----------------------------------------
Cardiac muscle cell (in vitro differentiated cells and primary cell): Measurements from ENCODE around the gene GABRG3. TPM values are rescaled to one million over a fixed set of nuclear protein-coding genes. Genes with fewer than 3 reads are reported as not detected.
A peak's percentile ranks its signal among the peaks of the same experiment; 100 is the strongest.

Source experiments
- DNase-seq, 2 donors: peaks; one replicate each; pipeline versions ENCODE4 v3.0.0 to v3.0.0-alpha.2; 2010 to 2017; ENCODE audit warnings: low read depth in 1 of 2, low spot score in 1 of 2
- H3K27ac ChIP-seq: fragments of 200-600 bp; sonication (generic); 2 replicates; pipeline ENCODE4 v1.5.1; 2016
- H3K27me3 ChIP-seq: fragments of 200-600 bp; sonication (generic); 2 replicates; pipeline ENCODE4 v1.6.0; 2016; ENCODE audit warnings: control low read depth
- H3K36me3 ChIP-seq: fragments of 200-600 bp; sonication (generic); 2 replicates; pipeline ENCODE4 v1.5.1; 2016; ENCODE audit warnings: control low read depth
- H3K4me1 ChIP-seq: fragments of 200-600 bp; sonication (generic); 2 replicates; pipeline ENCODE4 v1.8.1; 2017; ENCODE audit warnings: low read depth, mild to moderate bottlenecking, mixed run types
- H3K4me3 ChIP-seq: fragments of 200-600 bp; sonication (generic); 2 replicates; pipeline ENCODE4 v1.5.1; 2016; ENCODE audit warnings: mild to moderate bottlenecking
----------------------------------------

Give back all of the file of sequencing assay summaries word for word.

Cardiac muscle cell (in vitro differentiated cells and primary cell): Measurements from ENCODE around the gene GABRG3. TPM values are rescaled to one million over a fixed set of nuclear protein-coding genes. Genes with fewer than 3 reads are reported as not detected.
A peak's percentile ranks its signal among the peaks of the same experiment; 100 is the strongest.

Source experiments
- DNase-seq, 2 donors: peaks; one replicate each; pipeline versions ENCODE4 v3.0.0 to v3.0.0-alpha.2; 2010 to 2017; ENCODE audit warnings: low read depth in 1 of 2, low spot score in 1 of 2
- H3K27ac ChIP-seq: fragments of 200-600 bp; sonication (generic); 2 replicates; pipeline ENCODE4 v1.5.1; 2016
- H3K27me3 ChIP-seq: fragments of 200-600 bp; sonication (generic); 2 replicates; pipeline ENCODE4 v1.6.0; 2016; ENCODE audit warnings: control low read depth
- H3K36me3 ChIP-seq: fragments of 200-600 bp; sonication (generic); 2 replicates; pipeline ENCODE4 v1.5.1; 2016; ENCODE audit warnings: control low read depth
- H3K4me1 ChIP-seq: fragments of 200-600 bp; sonication (generic); 2 replicates; pipeline ENCODE4 v1.8.1; 2017; ENCODE audit warnings: low read depth, mild to moderate bottlenecking, mixed run types
- H3K4me3 ChIP-seq: fragments of 200-600 bp; sonication (generic); 2 replicates; pipeline ENCODE4 v1.5.1; 2016; ENCODE audit warnings: mild to moderate bottlenecking